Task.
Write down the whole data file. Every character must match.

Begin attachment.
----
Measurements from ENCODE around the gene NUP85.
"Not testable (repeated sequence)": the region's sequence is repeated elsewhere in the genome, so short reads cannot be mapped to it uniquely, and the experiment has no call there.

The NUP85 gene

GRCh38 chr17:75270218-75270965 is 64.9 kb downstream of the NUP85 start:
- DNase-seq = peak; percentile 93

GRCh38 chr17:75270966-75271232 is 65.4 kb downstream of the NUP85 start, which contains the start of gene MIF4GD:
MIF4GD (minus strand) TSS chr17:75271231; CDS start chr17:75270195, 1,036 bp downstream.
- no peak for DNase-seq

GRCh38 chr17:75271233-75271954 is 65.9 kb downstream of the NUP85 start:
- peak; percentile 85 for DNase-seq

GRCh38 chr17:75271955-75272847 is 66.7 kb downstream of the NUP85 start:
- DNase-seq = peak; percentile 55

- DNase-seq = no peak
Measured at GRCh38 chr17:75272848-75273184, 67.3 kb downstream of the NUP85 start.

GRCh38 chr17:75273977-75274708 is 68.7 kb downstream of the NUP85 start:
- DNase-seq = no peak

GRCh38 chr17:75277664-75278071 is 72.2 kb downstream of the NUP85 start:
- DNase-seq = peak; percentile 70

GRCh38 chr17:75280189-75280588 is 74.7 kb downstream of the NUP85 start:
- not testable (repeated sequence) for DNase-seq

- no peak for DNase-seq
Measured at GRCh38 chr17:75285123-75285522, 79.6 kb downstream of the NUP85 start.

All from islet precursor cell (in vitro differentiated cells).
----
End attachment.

Measurements from ENCODE around the gene NUP85.
"Not testable (repeated sequence)": the region's sequence is repeated elsewhere in the genome, so short reads cannot be mapped to it uniquely, and the experiment has no call there.

The NUP85 gene

GRCh38 chr17:75270218-75270965 is 64.9 kb downstream of the NUP85 start:
- DNase-seq = peak; percentile 93

GRCh38 chr17:75270966-75271232 is 65.4 kb downstream of the NUP85 start, which contains the start of gene MIF4GD:
MIF4GD (minus strand) TSS chr17:75271231; CDS start chr17:75270195, 1,036 bp downstream.
- no peak for DNase-seq

GRCh38 chr17:75271233-75271954 is 65.9 kb downstream of the NUP85 start:
- peak; percentile 85 for DNase-seq

GRCh38 chr17:75271955-75272847 is 66.7 kb downstream of the NUP85 start:
- DNase-seq = peak; percentile 55

- DNase-seq = no peak
Measured at GRCh38 chr17:75272848-75273184, 67.3 kb downstream of the NUP85 start.

GRCh38 chr17:75273977-75274708 is 68.7 kb downstream of the NUP85 start:
- DNase-seq = no peak

GRCh38 chr17:75277664-75278071 is 72.2 kb downstream of the NUP85 start:
- DNase-seq = peak; percentile 70

GRCh38 chr17:75280189-75280588 is 74.7 kb downstream of the NUP85 start:
- not testable (repeated sequence) for DNase-seq

- no peak for DNase-seq
Measured at GRCh38 chr17:75285123-75285522, 79.6 kb downstream of the NUP85 start.

All from islet precursor cell (in vitro differentiated cells).